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Online Extra
November 2003



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Life and Death on the Southwest Border

Watching You Online Extra
Photograph by George Steinmetz

 


A U.S. Immigration and Customs Enforcement helicopter spotlights the body of a 23-year-old woman who died trying to illegally enter the U.S. through Arizona's Sonoran Desert. Some 1,000 people try to cross the region each day.



By Miki Meek

Almost 500 plywood coffins rest within the old paupers section of Terrace Park Cemetery in Holtville, California. No flowers, fancy granite headstones, or sections of freshly mowed grass grace this burial site filled with unidentified migrants. The only reminders of those who died crossing the country's southern border are numbered concrete markers, occasionally accompanied by small white crosses bearing the words No Olvidado, Not Forgotten. 
 
Unidentified dead migrants, known as no identificados, are buried in cemeteries along the 2,000-mile (3,000-kilometer) border the U.S. shares with Mexico—and their numbers are  growing. Since 1994 an estimated 2,600 undocumented migrants have died crossing the border, according to figures from California Rural Legal Assistance Foundation (CRLAF).

In response to the mounting death toll, the Mexican and U.S. governments have announced several binational campaigns focused on reducing the number of people trying to illegally enter the U.S. The most recent one, Operation Desert Safeguard, was launched in Arizona's Sonoran Desert—an area called the corridor of death because of its harsh terrain and high volume of undocumented migrant deaths. The plan, announced in June, intensified search-and-rescue efforts and added more agents and surveillance technology.
 
However, critics of the campaign say this strategy will backfire. With the U.S. beefing up certain sectors of the southern border, undocumented migrants are rerouting through more remote and hazardous regions, making them harder to apprehend and fatalities more likely, says immigration enforcement expert Joseph Nevins. "This announcement is sort of an old game," he says. "Every summer lots of people end up dying in the desert and every summer some new plan is announced to save lives, which actually makes the border deadlier."
 
Spurred by a decline in the Mexican economy and the number of U.S. visas available, the majority of undocumented migrants entered the San Diego area from Mexico from the late 1960s through the '80s. This sector was responsible for some 40 percent of all apprehensions on the southern border until 1994, when the U.S. government announced Operation Gatekeeper, according to a report by the Center for Comparative Immigration Studies (CCIS).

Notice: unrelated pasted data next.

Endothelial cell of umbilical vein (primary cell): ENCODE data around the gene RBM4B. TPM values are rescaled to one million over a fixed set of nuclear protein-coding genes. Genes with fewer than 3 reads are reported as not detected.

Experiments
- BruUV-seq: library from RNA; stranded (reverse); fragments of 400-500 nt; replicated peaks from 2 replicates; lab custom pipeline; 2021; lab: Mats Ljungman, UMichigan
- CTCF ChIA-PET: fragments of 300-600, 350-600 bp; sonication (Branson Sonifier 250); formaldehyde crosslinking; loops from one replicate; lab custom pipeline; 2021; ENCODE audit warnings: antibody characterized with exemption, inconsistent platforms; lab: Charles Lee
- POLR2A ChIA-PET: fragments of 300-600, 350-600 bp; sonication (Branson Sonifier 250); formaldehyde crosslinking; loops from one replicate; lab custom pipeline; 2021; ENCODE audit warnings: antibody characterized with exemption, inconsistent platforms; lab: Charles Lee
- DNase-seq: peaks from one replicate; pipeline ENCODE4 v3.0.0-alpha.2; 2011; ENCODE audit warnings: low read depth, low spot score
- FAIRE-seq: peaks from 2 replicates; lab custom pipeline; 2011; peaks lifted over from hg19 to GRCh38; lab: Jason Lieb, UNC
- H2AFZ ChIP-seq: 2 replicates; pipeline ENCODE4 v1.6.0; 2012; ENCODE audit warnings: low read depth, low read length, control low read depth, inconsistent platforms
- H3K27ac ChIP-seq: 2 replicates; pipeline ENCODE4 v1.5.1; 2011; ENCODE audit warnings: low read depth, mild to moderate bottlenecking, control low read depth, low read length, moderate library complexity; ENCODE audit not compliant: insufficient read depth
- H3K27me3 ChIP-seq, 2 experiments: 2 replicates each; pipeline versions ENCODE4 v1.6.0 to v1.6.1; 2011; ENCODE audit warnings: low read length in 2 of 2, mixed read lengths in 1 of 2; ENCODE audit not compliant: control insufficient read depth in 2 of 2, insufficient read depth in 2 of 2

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The operation cracked down on crossings with motion detectors, stadium lighting, and more than double the number of agents. By 2002 the San Diego area was responsible for only 10.8 percent of all apprehensions on the southern border. 
 
Gatekeeper did successfully seal off the sector's most urbanized sections, but it did not stop the flow of undocumented migrants, says Nevins, who is 
an assistant professor of geography at Vassar. It merely shifted it east. To avoid U.S. Border Patrol agents, border crossers began traveling through Arizona's mountains and deserts, where there was less control. Apprehensions in Arizona's Tucson sector (one of the current crossing hot spots) increased 342 percent from 1994 to 2000, according to U.S. Border Patrol statistics. 
 
Originally the U.S. Immigration and Naturalization Service (now the U.S. Bureau of Citizenship and Immigration Services [BCIS] under the Department of Homeland Security) believed the difficult terrain would discourage illegal entries. But desperate for work, undocumented migrants kept coming—even if it meant carrying plastic milk cartons filled with their own urine after running out of water or stumbling past those who'd already succumbed to the elements. Today undocumented migrants are seven times more likely to die crossing the Arizona-Mexico border than they were five years ago, according to an analysis by the Arizona Republic.
 
"If you want to seal off the entire border, be my guest, but as an alternative you don't have the right to keep funneling people to their deaths," says Claudia Smith, an attorney for CRLAF.
 
The border blockade strategy has also made smugglers, or coyotes, almost indispensable to undocumented migrants, who are willing to pay more for the difficult trek, she adds. Pre-Gatekeeper, coyotes charged up to $300. But now costs can go as high as $2,000, making smuggling a multibillion-dollar industry that has become increasingly dangerous.
 
U.S. Customs and Border Protection says it's the smugglers who are behind the growing number of deaths on the border. Coyotes have become infamous for misleading customers about conditions in remote desert and mountain regions and even abandoning them, which happened in May. In one of the U.S.'s deadliest smuggling cases, 19 undocumented migrants died from heat complications in a tractor-trailer in southern Texas.